A lasting ‘Power of Attorney’ is a legal document that allows you to appoint someone to make decisions for you, should you become incapable of making decisions yourself.
The person you appoint is known as your Attorney.
An Attorney can make decisions about your finances, property, and welfare.
It is very important that you trust the person you appoint as Attorney,
so that they do not abuse their responsibility.
A legal ‘Power of Attorney’ must be registered with the Office of the Public Guardian
before it can be used.
If you are a carer, you might find it difficult to access our services without extra support.
If you identify yourself as a carer, our staff will try to offer you:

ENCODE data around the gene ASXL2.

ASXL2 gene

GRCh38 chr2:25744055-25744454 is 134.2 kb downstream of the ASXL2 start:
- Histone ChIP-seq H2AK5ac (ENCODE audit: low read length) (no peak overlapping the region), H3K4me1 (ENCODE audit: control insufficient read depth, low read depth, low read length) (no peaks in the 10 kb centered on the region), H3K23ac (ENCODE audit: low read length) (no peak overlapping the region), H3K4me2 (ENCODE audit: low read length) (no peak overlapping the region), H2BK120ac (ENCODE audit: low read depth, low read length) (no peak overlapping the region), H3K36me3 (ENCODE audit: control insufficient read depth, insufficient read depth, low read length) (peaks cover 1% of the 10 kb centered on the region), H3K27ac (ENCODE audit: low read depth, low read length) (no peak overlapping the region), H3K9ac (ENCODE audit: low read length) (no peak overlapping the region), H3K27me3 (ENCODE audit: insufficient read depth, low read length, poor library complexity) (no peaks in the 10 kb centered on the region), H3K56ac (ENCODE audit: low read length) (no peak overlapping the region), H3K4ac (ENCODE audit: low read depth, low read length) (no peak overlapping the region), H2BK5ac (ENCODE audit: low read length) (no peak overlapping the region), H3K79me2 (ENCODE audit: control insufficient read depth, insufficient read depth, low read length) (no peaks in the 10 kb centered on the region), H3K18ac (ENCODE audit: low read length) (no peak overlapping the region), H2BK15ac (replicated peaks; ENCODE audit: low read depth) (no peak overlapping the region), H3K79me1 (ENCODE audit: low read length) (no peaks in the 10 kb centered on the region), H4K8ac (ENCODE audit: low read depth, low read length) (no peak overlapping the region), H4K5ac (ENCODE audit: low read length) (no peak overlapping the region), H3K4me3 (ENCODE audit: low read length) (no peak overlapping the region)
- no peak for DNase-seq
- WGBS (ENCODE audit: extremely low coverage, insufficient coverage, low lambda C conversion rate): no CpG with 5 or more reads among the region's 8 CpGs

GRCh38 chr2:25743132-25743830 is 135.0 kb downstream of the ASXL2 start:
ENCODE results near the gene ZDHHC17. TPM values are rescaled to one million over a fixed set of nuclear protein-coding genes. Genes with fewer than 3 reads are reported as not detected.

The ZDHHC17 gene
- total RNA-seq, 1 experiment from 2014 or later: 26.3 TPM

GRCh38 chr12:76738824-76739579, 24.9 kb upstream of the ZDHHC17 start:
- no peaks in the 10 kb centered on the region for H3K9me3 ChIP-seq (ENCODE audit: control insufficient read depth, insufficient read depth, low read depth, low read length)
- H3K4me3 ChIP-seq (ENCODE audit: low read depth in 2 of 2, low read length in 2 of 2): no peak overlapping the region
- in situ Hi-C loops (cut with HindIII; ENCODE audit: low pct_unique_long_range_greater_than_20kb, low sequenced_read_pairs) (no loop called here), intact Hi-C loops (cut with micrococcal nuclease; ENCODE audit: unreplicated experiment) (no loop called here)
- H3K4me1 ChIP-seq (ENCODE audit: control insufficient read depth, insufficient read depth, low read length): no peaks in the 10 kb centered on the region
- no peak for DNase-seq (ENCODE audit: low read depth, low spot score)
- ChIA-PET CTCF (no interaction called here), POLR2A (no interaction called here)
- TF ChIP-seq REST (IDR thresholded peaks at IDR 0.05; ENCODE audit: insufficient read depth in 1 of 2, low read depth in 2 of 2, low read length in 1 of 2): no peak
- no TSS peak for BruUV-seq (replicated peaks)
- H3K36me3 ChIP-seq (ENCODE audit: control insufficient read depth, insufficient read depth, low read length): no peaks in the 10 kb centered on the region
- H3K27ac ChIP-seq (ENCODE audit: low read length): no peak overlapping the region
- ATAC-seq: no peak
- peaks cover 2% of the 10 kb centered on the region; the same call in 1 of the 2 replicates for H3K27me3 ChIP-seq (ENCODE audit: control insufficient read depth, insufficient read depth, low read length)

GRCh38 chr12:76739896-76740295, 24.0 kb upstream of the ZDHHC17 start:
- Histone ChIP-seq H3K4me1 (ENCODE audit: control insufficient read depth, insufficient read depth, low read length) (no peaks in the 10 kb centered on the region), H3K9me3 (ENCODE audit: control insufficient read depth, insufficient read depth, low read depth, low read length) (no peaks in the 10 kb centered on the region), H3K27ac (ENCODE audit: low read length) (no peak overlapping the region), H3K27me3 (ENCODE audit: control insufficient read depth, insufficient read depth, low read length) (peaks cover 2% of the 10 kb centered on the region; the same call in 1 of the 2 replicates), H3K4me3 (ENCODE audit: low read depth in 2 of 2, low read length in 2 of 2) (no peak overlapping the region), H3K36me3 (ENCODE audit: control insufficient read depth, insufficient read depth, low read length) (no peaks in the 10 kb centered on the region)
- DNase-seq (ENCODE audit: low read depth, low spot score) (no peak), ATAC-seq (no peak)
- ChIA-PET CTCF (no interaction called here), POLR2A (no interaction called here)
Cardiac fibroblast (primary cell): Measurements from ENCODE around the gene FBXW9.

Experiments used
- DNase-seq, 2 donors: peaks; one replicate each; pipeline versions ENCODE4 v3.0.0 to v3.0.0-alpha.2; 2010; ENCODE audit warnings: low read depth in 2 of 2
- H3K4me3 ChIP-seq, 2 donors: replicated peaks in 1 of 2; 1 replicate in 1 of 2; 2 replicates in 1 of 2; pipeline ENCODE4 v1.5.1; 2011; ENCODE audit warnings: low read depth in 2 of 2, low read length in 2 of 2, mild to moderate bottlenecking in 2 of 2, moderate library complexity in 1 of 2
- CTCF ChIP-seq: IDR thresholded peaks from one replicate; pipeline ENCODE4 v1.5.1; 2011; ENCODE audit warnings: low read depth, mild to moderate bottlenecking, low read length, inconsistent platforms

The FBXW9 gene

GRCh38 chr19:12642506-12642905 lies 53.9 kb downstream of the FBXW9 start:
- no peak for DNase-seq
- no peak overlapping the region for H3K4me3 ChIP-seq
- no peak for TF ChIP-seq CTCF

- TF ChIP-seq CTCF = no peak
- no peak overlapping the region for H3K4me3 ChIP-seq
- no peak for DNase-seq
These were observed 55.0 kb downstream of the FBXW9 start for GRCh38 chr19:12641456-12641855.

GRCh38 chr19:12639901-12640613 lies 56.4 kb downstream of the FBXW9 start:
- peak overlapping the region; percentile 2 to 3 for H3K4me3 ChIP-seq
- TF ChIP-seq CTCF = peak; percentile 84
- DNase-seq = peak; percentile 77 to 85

1. Home visits and/or telephone appointments if caring responsibilities mean you cannot leave the person you care for at home or bring them with you to the surgery.
2. Flexibility or priority on appointment times where possible.
3. Support for the person you care for in the waiting room or a private area if you need to bring them to the surgery but would like an appointment in private.
4. Information about local carers support services which may be able to arrange transport and/or sitting services to help you leave home to attend surgery.
5. Telephone ordering for prescriptions where possible.
6. An annual health check and a flu jab.
7. Information about your right to a Carers’ Assessment of your own needs as a carer.
8. Advice on safer lifting and other aspects of providing care such as medication.
9. Discussing with you what you would like us to do in the event of you or the person you care for having a medical or other emergency.